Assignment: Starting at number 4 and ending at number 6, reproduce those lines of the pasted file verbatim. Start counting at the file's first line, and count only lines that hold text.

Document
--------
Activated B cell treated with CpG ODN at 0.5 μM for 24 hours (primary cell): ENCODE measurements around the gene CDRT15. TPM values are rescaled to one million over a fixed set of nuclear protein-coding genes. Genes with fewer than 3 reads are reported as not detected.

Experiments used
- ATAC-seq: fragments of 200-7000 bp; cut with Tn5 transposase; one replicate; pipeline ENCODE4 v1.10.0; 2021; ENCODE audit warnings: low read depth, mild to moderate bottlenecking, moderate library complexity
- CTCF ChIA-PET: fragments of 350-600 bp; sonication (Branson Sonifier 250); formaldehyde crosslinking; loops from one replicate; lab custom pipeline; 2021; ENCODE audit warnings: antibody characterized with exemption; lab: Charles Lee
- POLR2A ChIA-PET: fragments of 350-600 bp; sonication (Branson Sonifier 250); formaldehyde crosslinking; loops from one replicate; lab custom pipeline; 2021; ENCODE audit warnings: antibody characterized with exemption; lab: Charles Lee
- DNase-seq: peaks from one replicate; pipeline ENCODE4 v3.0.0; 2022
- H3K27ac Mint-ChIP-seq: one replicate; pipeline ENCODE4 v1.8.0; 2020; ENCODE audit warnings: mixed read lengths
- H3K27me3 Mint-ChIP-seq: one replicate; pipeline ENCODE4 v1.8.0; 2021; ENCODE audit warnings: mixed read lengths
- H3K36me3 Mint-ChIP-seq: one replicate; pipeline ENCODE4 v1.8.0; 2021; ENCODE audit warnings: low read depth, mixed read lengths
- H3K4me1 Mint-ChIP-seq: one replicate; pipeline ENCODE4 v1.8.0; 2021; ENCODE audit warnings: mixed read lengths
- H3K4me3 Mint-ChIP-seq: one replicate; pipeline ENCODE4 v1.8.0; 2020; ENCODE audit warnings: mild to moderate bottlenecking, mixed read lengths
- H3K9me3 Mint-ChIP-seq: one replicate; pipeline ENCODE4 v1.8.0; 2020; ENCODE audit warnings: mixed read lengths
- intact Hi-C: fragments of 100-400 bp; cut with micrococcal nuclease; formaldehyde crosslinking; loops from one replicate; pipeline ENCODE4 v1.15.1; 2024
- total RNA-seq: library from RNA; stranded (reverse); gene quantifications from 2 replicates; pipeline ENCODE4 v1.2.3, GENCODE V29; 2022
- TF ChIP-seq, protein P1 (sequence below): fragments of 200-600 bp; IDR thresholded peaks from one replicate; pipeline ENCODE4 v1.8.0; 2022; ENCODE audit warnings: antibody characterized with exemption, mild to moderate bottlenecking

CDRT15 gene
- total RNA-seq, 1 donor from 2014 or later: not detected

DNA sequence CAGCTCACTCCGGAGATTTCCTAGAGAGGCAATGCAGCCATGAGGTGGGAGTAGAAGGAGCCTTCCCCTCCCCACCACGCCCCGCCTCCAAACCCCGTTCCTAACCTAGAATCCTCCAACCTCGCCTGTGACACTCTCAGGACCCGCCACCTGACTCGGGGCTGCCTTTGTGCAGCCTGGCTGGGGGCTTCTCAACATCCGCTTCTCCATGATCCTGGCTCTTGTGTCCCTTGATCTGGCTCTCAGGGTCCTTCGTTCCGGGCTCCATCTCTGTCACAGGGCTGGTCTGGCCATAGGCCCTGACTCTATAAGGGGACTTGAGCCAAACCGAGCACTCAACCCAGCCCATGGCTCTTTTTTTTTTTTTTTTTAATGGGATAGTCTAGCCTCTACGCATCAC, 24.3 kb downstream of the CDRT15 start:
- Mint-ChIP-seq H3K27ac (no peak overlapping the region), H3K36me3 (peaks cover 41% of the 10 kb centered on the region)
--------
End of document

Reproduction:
- CTCF ChIA-PET: fragments of 350-600 bp; sonication (Branson Sonifier 250); formaldehyde crosslinking; loops from one replicate; lab custom pipeline; 2021; ENCODE audit warnings: antibody characterized with exemption; lab: Charles Lee
- POLR2A ChIA-PET: fragments of 350-600 bp; sonication (Branson Sonifier 250); formaldehyde crosslinking; loops from one replicate; lab custom pipeline; 2021; ENCODE audit warnings: antibody characterized with exemption; lab: Charles Lee
- DNase-seq: peaks from one replicate; pipeline ENCODE4 v3.0.0; 2022